"Bureaucratic," "massive statistical overlay" and "useless" are just a few of the ways Northern Virginia educators describe a new rating system for the state's public schools.

Termed "Educational Performance Recognition" -- or "ERP" among the irreverent -- the program, which aims to compare how well school systems and individual schools are doing their job, is the brainchild of the state Department of Education.

By Aug. 15, all 136 school divisions in Virginia will have fed to Richmond 63 categories of data, arranged under such headings as "preparing students for college" and "preparing students for work." After the data have been analyzed, a report will be sent to the state Board of Education early next spring.

If the board approves, performance recognition will become an annual exercise that could replace the current school accreditation process, according to state officials.

The rating system was conceived three years ago, under the administration of Gov. Gerald L. Baliles, as a means of rewarding good school systems and highlighting those in need of improvement. The best and the worst could receive extra state funding -- a bonus for those that shine, an incentive for improvement for those that don't.

School systems found wanting may be required to submit improvement plans, according to Emmett Ridley, who is heading the program for the state Department of Education.

"Reports have come out ranking divisions simply by test scores, but EPR goes beyond test scores" and is much fairer, Ridley said.

Nonetheless, the comprehensive requirements have most Northern Virginia school officials fuming.

"You're into another bureaucratic overlay of data-gathering," said Dolores Bohen, spokeswoman for Fairfax County schools.

School officials there say thousands of hours will be taken up collecting all the required information, which includes -- in addition to myriad test scores -- such items as the numbers of students passing physical fitness tests, taking foreign languages and Algebra I in eighth grade, and completing typing or keyboarding courses.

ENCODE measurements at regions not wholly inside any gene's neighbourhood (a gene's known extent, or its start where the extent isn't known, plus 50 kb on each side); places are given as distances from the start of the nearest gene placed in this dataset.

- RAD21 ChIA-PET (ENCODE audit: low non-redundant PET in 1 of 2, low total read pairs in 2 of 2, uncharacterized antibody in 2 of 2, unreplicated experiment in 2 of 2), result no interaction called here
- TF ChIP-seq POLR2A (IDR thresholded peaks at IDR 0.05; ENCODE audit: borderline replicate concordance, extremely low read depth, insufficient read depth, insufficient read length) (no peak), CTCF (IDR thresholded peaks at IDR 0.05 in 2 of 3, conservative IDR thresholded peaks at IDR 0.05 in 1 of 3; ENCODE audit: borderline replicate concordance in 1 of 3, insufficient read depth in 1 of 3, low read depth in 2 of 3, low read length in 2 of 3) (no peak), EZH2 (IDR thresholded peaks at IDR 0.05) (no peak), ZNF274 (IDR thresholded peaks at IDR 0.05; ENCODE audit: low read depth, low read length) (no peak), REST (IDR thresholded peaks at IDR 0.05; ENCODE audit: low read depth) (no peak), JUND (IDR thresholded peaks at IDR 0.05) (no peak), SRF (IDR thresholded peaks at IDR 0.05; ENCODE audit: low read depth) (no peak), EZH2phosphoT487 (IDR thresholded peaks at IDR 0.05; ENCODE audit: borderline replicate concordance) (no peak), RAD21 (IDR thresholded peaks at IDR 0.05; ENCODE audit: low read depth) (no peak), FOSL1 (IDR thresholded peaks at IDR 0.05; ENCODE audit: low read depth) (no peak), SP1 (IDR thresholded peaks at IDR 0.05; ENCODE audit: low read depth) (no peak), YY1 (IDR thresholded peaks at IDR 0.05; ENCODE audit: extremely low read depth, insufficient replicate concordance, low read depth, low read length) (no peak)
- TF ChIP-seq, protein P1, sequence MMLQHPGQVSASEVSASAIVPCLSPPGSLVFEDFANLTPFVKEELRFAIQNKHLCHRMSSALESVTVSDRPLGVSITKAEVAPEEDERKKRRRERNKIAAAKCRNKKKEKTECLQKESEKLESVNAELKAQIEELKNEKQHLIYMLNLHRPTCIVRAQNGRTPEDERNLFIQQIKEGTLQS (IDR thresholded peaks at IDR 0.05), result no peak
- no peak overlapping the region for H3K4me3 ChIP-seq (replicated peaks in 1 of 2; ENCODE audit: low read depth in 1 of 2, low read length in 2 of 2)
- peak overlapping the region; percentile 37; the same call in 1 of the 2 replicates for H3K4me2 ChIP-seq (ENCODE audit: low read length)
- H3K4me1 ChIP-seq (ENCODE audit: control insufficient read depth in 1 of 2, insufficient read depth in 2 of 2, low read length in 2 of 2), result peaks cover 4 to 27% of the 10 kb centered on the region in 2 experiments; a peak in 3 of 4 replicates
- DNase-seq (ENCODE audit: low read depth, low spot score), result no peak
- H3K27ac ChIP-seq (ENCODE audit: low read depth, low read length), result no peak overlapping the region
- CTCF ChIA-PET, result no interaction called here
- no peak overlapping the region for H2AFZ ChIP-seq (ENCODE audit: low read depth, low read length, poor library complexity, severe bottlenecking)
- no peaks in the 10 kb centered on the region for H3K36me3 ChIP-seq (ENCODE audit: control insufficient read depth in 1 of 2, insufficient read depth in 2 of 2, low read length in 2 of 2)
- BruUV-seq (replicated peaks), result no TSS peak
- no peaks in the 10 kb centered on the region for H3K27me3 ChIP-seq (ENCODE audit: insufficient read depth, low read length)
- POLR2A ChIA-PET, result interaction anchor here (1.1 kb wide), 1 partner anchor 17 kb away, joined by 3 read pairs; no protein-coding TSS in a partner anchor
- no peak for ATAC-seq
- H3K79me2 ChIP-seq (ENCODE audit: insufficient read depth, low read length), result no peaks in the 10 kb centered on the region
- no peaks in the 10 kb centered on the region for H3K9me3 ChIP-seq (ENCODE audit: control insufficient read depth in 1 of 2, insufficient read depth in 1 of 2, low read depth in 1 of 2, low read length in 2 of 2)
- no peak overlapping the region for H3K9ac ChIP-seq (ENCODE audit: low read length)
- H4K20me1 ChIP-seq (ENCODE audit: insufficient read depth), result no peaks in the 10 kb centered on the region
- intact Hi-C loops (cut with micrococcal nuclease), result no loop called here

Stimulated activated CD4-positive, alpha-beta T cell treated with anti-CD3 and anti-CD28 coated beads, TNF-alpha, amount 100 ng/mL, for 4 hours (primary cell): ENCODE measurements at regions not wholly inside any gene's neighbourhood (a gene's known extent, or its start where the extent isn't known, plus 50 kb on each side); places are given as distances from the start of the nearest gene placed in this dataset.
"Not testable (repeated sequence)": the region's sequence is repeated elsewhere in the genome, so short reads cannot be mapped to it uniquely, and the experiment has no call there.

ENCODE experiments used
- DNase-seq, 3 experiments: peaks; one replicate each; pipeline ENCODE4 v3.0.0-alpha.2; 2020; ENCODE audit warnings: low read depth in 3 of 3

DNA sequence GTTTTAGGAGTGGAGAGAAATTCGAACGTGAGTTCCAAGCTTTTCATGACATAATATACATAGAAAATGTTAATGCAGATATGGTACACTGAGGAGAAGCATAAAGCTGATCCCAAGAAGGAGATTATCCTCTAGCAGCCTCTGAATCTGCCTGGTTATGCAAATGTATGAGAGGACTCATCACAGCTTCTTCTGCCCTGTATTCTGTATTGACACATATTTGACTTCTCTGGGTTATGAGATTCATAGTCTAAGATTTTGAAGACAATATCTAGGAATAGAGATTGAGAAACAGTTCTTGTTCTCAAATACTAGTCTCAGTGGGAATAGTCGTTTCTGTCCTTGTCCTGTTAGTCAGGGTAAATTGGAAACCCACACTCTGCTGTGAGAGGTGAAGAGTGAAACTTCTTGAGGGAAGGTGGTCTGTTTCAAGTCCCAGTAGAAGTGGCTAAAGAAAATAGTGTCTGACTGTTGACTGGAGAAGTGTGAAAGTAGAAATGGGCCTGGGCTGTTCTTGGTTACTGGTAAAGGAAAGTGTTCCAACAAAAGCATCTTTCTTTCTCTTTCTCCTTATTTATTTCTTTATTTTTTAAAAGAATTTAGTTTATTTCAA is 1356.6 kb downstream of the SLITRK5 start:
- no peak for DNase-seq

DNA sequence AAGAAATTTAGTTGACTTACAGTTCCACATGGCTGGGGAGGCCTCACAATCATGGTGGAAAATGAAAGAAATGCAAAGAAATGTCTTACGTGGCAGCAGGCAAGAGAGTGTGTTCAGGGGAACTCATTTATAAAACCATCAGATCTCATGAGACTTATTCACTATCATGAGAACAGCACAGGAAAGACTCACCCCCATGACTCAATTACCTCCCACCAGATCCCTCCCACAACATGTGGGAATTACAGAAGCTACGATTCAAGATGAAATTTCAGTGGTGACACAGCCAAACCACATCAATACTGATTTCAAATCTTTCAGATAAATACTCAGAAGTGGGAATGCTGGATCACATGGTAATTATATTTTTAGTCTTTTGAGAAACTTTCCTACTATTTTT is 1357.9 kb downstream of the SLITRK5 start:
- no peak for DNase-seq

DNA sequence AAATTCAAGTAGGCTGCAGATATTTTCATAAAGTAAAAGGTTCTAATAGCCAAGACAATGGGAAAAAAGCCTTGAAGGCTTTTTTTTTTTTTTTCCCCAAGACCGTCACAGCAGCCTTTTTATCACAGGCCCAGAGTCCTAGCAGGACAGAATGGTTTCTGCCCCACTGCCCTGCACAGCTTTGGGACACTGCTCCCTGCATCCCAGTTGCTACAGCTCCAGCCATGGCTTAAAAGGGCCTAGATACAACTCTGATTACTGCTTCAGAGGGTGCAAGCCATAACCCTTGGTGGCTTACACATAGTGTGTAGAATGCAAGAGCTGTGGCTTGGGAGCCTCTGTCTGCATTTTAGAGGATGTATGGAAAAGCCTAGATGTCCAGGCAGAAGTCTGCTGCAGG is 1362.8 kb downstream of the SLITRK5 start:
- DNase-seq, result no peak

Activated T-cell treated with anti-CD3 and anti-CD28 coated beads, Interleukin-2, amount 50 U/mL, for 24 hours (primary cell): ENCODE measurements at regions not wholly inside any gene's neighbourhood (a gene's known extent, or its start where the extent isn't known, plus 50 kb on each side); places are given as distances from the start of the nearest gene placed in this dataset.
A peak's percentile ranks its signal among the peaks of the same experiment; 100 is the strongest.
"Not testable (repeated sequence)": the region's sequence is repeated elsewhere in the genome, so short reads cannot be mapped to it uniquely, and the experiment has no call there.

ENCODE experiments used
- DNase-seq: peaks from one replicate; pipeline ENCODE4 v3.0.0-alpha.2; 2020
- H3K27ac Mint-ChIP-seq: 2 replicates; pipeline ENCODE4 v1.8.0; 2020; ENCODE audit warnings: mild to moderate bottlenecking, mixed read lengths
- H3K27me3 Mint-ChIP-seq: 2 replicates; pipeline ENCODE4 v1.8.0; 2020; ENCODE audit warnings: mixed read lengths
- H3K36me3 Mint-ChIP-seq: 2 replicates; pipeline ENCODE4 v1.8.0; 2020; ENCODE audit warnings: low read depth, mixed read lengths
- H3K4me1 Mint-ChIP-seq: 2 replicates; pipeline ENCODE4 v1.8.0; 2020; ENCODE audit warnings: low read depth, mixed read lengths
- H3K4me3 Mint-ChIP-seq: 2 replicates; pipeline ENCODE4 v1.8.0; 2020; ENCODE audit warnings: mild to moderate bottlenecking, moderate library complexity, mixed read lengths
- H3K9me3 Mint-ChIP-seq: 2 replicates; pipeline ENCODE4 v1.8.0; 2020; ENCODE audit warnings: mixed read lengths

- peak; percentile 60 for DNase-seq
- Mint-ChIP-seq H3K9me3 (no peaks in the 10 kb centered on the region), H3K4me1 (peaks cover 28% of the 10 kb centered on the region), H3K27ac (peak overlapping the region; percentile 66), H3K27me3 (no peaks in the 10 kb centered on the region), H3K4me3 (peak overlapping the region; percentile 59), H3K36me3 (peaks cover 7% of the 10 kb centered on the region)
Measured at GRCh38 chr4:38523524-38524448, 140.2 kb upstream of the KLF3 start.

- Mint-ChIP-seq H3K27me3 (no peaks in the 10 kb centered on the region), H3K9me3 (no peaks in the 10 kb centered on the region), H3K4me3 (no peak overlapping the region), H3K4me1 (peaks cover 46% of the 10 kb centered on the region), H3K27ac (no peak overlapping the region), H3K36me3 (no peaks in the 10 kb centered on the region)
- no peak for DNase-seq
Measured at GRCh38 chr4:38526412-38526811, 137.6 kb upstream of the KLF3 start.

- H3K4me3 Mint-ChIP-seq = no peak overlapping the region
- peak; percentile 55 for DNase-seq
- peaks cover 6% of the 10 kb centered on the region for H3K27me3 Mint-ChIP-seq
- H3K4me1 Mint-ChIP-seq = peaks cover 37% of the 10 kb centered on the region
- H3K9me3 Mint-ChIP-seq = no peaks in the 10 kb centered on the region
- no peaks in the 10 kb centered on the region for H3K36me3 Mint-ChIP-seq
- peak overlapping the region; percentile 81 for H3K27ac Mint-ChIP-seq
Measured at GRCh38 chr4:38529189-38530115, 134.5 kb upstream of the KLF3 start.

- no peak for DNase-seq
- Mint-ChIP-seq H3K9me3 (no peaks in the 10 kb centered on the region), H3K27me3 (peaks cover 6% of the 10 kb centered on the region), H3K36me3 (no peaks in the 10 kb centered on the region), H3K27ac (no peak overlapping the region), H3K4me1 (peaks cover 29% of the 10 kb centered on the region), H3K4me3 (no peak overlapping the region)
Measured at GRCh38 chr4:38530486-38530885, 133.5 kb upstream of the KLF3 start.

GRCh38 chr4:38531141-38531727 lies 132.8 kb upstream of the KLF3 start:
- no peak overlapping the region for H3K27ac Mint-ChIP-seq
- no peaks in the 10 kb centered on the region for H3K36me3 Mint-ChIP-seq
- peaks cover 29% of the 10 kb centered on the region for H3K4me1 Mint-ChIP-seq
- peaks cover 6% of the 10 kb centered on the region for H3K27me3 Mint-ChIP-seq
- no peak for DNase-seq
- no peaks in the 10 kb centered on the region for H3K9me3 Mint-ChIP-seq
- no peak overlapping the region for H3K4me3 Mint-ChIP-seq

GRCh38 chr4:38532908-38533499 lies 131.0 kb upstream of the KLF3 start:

School divisions also are being asked to trace their students after graduation, gathering data on how many take vocational or remedial college courses.

As part of a national trend toward requiring more accountability for the dollars spent on education, Virginia is one of several states, including Maryland, developing standards to rate school systems according to the quality of the students being turned out.

Last month, the Maryland Board of Education approved a school performance program that will measure school systems against standards in attendance, promotion and dropout rates as well as student performance on tests.

"Outcomes is the buzzword these days," said Charles Fugitt, an official with the Southern Association of Colleges and Schools, which accredits schools in 11 southern states, including Virginia. "Everybody wants to see the product improve. Maybe someday somebody will come up with a way you can push certain buttons and you'll come up with a well-educated child."

"The Japanese have been doing these things for years in their industry," Ridley said. "The same standards they apply to industry, they apply to their schools."

Virginia officials say their rating system, which will cost $598,000 to implement this fiscal year and another half-million dollars in fiscal 1992 if the state board approves implementation, may be the nation's most comprehensive.

One of its most controversial elements is the method of comparing school systems by grouping each locality with a dozen others, all demographically similar according to eight characteristics.

The groups, called "clusters" by state officials, were devised using a complex statistical formula, Ridley said. Statisticians also are developing more than 100 groupings to compare individual schools across district lines.

By grouping and comparing schools, the state is "creating high stakes that encourage game-playing," said Beatrice Cameron, an associate superintendent of schools in Fairfax County. "You're also biasing instruction toward a few goals and diverting attention from teaching to doing paperwork."

When the state department announced the groupings recently, many school divisions complained, Ridley said, usually because they felt the grouping would cast them in an unfavorable light.

"Our contention is that our pool is not comparable," said Alexandria Superintendent Paul W. Masem. "We're in with Fairfax City {and} Falls Church, and I don't think they're very much like us."

Traditionally, Falls Church has posted some of the highest test scores in the state, while Alexandria students have hovered around the national average.


Next spring Virginia will compare school systems based on criteria including the following:

Standardized test scores at four grade levels.

Numbers of eighth-graders taking foreign languages and Algebra I.

Graduates receiving advanced studies diplomas.

Advanced Placement course offerings.

Numbers of students taking vocational courses and passing licensing examinations.

Dropout and graduation rates.


Numbers of students repeating grades.

Pass rates on the literacy passport test.

Pass rates on physical fitness tests.

Numbers of special education students graduating and going on to employment or post-secondary education.